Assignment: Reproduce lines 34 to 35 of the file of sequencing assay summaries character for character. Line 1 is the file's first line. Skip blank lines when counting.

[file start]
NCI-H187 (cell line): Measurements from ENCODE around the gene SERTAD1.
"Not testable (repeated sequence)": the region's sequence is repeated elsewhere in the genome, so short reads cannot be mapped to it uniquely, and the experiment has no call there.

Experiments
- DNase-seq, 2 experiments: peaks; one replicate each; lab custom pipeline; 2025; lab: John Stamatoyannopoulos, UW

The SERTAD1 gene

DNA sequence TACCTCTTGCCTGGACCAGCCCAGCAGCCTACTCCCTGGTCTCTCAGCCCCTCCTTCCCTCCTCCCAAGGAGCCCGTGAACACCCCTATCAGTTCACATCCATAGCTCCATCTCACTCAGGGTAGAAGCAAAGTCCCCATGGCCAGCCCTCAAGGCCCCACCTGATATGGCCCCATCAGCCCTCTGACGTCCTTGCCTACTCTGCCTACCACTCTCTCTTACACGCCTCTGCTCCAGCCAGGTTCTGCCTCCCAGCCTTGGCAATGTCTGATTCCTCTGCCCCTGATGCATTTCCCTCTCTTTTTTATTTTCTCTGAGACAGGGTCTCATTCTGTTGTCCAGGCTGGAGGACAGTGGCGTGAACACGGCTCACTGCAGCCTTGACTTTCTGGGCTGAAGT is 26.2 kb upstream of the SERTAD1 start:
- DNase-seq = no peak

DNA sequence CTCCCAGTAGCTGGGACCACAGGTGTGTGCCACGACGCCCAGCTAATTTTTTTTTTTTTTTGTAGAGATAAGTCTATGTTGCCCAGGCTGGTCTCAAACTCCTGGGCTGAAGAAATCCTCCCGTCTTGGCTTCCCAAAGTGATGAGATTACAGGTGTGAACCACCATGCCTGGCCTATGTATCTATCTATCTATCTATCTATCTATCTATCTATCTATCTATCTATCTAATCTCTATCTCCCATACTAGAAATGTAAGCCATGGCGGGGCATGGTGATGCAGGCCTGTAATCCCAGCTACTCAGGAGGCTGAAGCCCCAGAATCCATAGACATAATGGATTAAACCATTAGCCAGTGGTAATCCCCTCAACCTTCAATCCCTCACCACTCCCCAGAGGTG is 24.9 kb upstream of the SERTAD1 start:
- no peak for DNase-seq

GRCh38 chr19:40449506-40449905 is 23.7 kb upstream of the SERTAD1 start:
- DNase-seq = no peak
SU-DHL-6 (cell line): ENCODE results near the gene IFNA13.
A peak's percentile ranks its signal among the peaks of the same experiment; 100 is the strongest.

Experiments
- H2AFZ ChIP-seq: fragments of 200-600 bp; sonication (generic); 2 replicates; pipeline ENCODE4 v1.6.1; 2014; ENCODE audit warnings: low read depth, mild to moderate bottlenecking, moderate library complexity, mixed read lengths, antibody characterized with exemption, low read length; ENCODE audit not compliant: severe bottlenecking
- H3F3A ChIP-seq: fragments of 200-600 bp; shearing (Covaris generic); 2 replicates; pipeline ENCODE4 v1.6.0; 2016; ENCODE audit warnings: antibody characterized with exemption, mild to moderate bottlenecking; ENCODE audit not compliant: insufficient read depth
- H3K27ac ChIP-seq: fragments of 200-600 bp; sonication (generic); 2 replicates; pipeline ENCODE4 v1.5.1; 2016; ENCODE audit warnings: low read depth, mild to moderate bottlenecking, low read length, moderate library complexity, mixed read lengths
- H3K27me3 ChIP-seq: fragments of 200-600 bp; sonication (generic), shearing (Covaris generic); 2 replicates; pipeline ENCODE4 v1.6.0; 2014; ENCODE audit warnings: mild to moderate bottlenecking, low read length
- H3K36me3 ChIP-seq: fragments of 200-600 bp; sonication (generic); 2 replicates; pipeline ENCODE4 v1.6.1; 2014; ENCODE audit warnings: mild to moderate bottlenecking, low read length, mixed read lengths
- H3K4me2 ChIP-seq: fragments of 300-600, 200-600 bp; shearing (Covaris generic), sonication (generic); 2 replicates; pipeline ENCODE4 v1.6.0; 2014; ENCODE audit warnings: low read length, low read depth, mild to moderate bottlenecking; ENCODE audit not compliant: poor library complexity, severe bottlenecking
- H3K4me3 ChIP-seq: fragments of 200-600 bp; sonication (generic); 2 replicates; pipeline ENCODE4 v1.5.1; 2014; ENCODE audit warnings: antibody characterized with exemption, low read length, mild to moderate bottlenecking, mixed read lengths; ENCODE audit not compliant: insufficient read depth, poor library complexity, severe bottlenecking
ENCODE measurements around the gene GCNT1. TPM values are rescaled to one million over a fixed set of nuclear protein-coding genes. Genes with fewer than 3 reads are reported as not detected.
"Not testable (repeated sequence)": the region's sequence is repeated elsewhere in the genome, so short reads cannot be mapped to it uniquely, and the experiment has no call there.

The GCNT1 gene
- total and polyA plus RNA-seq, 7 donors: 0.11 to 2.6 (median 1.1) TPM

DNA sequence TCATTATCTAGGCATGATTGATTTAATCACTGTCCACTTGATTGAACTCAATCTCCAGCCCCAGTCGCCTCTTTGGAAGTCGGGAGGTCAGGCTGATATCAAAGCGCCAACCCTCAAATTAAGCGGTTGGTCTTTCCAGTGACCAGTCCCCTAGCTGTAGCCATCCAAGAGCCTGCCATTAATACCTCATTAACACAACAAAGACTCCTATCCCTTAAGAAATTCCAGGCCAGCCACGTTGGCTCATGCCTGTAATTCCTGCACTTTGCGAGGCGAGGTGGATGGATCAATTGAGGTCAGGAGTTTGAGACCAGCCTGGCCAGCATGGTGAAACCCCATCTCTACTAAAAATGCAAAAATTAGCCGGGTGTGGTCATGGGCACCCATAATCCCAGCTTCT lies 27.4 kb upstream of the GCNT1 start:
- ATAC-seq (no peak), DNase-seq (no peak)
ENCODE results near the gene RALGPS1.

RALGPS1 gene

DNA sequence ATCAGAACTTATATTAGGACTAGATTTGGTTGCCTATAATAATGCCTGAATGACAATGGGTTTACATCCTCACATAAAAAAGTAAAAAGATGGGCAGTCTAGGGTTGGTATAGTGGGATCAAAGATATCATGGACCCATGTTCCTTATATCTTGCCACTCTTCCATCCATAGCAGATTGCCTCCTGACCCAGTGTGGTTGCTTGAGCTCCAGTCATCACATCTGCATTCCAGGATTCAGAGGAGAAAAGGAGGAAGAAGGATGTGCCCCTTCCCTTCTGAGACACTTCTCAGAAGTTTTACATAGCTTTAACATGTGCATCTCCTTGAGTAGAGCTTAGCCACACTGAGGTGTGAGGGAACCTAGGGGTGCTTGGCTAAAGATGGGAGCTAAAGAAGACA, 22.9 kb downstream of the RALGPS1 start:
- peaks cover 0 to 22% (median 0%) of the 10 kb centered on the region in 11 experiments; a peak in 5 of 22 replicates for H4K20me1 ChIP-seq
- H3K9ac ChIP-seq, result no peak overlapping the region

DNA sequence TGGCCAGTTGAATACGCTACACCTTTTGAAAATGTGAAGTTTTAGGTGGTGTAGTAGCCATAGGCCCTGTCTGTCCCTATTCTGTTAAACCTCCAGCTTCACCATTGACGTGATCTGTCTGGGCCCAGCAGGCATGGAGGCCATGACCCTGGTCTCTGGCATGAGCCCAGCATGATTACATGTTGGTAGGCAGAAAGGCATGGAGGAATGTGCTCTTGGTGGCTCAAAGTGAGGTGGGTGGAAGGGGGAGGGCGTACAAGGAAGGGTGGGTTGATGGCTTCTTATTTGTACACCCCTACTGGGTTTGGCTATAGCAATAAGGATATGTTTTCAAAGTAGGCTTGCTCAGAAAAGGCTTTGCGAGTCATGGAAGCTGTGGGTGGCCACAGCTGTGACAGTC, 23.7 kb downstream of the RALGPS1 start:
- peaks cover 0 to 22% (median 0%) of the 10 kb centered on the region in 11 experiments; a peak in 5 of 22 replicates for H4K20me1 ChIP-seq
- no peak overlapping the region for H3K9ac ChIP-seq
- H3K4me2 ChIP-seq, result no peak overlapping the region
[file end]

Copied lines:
- peaks cover 0 to 22% (median 0%) of the 10 kb centered on the region in 11 experiments; a peak in 5 of 22 replicates for H4K20me1 ChIP-seq
- no peak overlapping the region for H3K9ac ChIP-seq